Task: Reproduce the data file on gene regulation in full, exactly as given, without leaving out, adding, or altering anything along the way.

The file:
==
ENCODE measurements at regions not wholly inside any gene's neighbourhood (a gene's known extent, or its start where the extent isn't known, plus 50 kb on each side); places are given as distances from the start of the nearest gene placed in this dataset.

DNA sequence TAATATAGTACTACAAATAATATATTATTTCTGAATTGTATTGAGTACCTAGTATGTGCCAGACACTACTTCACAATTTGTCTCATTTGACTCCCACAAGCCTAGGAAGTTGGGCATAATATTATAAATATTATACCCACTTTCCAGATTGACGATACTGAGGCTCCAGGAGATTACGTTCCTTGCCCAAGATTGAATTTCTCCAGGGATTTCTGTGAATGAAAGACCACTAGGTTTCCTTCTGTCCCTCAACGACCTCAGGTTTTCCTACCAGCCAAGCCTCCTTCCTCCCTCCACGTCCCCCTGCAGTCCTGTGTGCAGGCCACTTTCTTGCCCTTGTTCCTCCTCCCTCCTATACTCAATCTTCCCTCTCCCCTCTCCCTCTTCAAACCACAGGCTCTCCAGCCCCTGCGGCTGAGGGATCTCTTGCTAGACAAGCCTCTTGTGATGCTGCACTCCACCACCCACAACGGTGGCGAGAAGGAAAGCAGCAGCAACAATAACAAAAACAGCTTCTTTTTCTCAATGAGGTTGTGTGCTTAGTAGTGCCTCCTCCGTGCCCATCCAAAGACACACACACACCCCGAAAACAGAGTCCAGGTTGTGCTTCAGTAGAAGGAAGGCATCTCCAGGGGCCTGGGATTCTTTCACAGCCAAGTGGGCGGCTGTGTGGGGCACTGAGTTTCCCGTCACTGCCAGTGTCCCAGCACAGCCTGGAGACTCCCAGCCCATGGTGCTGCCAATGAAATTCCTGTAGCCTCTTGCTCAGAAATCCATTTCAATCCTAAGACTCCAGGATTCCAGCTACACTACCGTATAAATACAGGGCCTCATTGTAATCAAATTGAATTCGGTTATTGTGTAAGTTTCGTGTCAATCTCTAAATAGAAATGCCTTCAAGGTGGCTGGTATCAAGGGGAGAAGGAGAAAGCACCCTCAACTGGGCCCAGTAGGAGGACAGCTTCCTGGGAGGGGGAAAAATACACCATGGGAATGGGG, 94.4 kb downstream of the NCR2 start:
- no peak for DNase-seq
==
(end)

ENCODE measurements at regions not wholly inside any gene's neighbourhood (a gene's known extent, or its start where the extent isn't known, plus 50 kb on each side); places are given as distances from the start of the nearest gene placed in this dataset.

DNA sequence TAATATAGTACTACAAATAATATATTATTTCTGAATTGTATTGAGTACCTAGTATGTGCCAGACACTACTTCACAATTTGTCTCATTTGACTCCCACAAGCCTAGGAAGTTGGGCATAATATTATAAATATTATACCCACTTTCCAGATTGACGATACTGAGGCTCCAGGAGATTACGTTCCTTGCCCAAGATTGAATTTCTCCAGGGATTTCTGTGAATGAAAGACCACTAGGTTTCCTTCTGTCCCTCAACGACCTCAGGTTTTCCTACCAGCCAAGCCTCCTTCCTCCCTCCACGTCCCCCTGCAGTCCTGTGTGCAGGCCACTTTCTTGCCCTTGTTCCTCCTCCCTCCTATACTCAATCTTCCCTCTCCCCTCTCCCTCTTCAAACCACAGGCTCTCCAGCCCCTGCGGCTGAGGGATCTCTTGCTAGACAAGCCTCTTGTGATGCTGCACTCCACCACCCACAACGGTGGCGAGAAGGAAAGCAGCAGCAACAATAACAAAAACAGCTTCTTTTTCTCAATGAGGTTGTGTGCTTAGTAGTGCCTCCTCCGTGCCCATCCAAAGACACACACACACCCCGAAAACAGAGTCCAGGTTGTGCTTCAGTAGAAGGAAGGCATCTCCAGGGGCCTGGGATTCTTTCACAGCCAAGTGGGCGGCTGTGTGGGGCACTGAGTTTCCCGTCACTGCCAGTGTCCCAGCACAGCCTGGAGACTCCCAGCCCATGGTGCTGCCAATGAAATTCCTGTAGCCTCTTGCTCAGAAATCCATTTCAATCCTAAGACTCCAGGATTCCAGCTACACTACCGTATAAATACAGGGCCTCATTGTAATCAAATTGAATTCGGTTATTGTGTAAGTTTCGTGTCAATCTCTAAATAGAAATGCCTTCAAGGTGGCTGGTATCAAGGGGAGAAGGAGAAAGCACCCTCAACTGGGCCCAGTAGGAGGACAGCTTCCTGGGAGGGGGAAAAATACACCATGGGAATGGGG, 94.4 kb downstream of the NCR2 start:
- no peak for DNase-seq